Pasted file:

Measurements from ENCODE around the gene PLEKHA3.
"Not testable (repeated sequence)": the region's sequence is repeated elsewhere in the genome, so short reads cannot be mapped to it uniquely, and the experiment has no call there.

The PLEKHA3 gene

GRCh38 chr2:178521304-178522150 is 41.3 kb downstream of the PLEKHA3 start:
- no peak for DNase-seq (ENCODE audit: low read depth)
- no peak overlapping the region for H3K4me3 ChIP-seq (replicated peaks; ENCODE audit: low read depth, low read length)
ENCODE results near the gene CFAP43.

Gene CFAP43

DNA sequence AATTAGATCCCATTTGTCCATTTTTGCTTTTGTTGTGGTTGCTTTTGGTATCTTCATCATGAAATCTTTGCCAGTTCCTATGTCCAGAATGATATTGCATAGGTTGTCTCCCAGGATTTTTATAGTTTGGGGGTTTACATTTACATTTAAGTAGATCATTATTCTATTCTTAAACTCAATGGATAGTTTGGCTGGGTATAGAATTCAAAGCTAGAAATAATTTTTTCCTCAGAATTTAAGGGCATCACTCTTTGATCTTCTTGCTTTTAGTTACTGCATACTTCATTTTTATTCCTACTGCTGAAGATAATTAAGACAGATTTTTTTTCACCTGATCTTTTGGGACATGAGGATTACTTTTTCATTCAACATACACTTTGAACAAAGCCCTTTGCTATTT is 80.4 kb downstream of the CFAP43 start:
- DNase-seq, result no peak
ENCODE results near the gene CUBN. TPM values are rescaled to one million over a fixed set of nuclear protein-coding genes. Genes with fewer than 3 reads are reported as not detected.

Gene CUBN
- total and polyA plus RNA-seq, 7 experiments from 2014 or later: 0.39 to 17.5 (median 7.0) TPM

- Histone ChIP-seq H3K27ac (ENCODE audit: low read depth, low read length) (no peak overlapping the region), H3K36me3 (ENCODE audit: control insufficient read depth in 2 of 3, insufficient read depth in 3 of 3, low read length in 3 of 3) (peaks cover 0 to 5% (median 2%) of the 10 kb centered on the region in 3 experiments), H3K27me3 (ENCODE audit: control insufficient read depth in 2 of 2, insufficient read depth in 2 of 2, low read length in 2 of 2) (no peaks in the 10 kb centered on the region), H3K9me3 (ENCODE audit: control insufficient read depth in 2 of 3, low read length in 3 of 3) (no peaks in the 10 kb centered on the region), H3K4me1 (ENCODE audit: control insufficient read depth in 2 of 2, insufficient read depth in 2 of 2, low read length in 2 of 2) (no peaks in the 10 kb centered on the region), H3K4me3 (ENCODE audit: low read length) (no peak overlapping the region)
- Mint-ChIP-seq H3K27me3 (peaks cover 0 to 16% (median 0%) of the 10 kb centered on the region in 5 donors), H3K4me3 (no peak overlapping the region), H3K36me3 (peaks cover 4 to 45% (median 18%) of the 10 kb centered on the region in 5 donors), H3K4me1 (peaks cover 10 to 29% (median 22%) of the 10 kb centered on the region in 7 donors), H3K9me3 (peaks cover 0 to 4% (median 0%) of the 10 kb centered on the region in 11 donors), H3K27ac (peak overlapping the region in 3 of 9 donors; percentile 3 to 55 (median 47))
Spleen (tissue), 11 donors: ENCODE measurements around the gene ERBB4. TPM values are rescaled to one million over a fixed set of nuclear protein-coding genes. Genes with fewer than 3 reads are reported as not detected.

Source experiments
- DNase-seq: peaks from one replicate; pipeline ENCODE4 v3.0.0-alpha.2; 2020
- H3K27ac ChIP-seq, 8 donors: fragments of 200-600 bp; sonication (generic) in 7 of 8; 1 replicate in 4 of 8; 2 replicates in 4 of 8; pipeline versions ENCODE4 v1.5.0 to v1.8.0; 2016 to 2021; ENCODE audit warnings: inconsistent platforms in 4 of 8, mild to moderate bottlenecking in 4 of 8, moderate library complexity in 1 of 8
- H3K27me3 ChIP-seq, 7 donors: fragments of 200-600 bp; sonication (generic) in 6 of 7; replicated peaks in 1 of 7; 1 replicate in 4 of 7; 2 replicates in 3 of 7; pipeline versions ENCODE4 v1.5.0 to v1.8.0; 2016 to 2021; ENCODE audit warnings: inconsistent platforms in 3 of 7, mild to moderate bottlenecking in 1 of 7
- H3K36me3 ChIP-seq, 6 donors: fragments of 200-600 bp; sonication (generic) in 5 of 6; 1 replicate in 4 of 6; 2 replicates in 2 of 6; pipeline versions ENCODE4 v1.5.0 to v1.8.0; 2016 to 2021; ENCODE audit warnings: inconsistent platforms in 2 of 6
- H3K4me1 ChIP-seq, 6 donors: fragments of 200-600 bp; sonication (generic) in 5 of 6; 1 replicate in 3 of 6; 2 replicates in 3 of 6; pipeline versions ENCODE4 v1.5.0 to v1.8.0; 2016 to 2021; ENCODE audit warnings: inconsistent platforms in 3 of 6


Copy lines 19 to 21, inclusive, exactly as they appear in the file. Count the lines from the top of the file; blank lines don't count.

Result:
- H3K27ac ChIP-seq, 8 donors: fragments of 200-600 bp; sonication (generic) in 7 of 8; 1 replicate in 4 of 8; 2 replicates in 4 of 8; pipeline versions ENCODE4 v1.5.0 to v1.8.0; 2016 to 2021; ENCODE audit warnings: inconsistent platforms in 4 of 8, mild to moderate bottlenecking in 4 of 8, moderate library complexity in 1 of 8
- H3K27me3 ChIP-seq, 7 donors: fragments of 200-600 bp; sonication (generic) in 6 of 7; replicated peaks in 1 of 7; 1 replicate in 4 of 7; 2 replicates in 3 of 7; pipeline versions ENCODE4 v1.5.0 to v1.8.0; 2016 to 2021; ENCODE audit warnings: inconsistent platforms in 3 of 7, mild to moderate bottlenecking in 1 of 7
- H3K36me3 ChIP-seq, 6 donors: fragments of 200-600 bp; sonication (generic) in 5 of 6; 1 replicate in 4 of 6; 2 replicates in 2 of 6; pipeline versions ENCODE4 v1.5.0 to v1.8.0; 2016 to 2021; ENCODE audit warnings: inconsistent platforms in 2 of 6